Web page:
The Wurst Is Yet to Come

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The Wurst Is Yet to Come

Bed-and-Breakfast Mysteries

I’ve been to a B&B (Bed and Breakfast), but it wasn’t as interesting as this book. This is an established series centering on Judith McMonigle Flynn, a B&B owner, who is like Jessica Fletcher when it comes to murder finding her, even when she’s on vacation or work. If you’ve never read this series, don’t worry as there is a lot of rehashing or mentioning of her previous murder mysteries, which continues the saga of her experiences; however, after awhile, I got peeved by it, which could make readers more familiar with this series to either chuckle or get bored. Other than that issue, the characters were enjoyable in exposing their foibles in their pursuit of nuttiness. I swear the police department either is overloaded with employees or their standards are very lacking. As for the food descriptions, I was wishing I was in an Oktoberfest by the end of the series.

There is a lot of action, and many humorous twists in this novel, which can keep a reader up late. Most of the established characters were developed enough to keep continuity in this novel for the series. Many times I wished I had her other novels as it was an easy read in terms of minor complexities in philosophies, background history, and character development. This is a book to just snuggle down in a comfy spot in front of a fire and read without distractions. Ms. Daheim takes complex issues and simplifies them, so any reader can enjoy the story without his/her brain stretching from overload. Very much like Jessica Fletcher in explaining things, but does not oversimplify in word choices or actions.

The novel centers in a small Bavaria-type town somewhere in Washington State, where Judith McMonigle Flynn a senior citizen B&B owner, arrives to help with a booth at an Oktoberfest. On the first night she and her cousin (Renie) witness a murder in the middle of a shindig. Since neither wanted to be involved, they escaped prior to giving an accounting to the police. In the meantime, her reputation precedes Judith, so she tries to make it look like Renie is really the amateur sleuth and not Judith on some web site. Eventually Judith discovers other mysterious deaths afflicting a family, so she sets out to find the answers.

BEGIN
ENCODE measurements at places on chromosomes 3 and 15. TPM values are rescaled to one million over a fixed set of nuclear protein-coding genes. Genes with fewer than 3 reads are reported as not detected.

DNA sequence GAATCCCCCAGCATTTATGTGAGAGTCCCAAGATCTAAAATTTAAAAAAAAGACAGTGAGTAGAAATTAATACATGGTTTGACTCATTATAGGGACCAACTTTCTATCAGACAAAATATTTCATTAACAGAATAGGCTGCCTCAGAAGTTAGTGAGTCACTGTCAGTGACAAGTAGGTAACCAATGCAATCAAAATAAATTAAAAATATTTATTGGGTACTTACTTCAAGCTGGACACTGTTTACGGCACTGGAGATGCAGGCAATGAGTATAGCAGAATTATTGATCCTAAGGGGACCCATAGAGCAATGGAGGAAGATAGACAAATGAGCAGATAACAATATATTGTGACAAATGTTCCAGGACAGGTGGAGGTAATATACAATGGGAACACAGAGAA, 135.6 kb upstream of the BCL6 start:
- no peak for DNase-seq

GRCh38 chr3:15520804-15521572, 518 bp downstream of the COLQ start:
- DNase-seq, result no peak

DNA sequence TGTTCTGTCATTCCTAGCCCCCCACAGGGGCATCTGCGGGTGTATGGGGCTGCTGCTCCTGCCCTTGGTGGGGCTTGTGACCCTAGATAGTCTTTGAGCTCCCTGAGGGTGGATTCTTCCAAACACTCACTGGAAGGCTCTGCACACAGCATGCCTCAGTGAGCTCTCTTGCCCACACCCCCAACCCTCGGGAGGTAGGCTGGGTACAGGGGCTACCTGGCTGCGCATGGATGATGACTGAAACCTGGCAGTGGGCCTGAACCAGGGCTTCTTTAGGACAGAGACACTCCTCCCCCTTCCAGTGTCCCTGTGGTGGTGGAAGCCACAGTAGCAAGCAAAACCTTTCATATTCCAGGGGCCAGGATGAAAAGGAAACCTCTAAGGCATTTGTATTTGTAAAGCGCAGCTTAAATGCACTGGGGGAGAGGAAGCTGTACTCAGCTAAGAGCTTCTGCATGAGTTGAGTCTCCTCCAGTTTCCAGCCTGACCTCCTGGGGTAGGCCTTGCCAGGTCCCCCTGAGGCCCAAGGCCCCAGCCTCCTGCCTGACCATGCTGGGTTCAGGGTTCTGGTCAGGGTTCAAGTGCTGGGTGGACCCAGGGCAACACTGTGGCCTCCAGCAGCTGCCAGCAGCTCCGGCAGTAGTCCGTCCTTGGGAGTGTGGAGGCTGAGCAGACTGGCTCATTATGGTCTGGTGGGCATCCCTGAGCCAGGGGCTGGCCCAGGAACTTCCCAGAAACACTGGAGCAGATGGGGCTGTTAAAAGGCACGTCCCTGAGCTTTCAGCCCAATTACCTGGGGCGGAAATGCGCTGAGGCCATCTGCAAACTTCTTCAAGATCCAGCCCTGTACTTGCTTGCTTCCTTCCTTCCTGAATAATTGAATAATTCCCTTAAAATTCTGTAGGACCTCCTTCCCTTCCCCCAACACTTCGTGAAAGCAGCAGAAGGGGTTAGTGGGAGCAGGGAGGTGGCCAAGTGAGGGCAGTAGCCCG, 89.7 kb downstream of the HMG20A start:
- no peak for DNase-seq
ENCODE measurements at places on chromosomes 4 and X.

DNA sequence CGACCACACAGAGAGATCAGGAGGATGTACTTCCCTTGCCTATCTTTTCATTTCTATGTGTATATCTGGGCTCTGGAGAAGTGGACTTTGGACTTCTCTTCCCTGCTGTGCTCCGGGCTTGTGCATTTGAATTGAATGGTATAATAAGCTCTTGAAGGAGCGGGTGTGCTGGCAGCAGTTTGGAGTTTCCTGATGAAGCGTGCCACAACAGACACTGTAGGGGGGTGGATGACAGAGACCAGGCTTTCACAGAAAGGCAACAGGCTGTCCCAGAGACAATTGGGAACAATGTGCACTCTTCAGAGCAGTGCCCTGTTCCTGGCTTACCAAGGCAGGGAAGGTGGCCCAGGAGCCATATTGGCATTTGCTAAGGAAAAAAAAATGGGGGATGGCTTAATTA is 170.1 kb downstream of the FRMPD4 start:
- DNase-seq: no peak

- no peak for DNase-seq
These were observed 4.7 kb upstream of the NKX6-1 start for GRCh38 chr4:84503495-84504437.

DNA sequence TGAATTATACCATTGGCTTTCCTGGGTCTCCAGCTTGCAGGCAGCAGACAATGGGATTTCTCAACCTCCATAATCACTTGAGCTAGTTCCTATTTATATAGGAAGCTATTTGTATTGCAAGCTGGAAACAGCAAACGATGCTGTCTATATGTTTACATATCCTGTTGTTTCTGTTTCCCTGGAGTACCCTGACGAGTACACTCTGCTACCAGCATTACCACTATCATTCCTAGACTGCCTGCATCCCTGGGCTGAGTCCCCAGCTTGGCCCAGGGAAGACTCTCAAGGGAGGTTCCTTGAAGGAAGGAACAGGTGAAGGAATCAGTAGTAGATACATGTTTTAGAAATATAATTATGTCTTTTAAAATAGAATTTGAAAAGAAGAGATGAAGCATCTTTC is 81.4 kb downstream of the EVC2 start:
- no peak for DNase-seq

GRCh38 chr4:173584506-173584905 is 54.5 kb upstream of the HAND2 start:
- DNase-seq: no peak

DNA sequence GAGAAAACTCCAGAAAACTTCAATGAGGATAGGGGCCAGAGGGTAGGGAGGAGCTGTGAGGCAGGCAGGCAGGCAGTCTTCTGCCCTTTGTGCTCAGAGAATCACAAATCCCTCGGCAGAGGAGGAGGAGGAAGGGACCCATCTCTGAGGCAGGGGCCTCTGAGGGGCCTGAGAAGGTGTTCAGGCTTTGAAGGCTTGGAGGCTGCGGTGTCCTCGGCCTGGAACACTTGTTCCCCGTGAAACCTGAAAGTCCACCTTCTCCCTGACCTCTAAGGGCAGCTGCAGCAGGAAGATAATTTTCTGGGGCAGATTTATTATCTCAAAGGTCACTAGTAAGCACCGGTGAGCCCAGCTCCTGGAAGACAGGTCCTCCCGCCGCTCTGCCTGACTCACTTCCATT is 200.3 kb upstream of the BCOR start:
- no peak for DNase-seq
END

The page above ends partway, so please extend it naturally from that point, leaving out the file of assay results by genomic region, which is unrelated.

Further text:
This novel is the latest in a book series with over 10 books on Judith McMonigle Flynn. Loved the light-hearted approach to murder; it is very similar to the Mrs. Polifax series in terms of senior citizen moments. While this is definitely a series I’m going to delve into when I have some spare moments to cuddle up to a book, the number of novels in the series is rather daunting.

Book Blurb for The Wurst Is Yet to Come

Bed-and-breakfast owner and amateur sleuth Judith McMonigle Flynn can't escape murder, even when she's out of town doing a good deed for the inn-keeping profession. But—oh, for the love of lederhosen—it gets complicated when, once again, Judith encounters a corpse in this latest delightful entry to the beloved series by USA Today bestselling author Mary Daheim

The Wurst Is Yet to Come

With its cozy atmosphere, delicious fare, and gracious hostess, Hillside Manor is the perfect B&B for a few days of R&R. Okay, so it also features the occasional corpse or two. But is a small (if growing) body count any reason for the state to yank Judith McMonigle Flynn's innkeeper's license?

Exhausted from being hassled by the state B&B association's meddling critics, Judith warily accepts the assignment of manning a booth during Oktoberfest in the mountain aerie of Little Bavaria. With a reluctant cousin Renie in tow, she hopes to win some allies, solicit new guests, and keep her inn not only open, but prosperous. The last thing she needs is another homicide to sully her reputation.

But before the beer begins flowing, Judith finds a body—right in the middle of an oompah band and a herd of German polka dancers. Fleeing the scene before the cops arrive, she vows that this time she will not get involved. Alas, her reputation has preceded her to the ersatz Bavarian village. The local police chief begs her to help solve the death of the beloved town patron, nonagenarian Dietrich Wessler. And, if she has a spare moment between her B&B duties and keeping Renie from stirring up trouble, the bumbling cop asks her to finger whoever killed the pancake palace owner the previous summer.

Caught between a wurst and a hard place, Judith hits on a brilliant idea: Renie will pose as the sleuth. What could possibly go wrong?

Night Owl Reviews Sep, 2012 3.50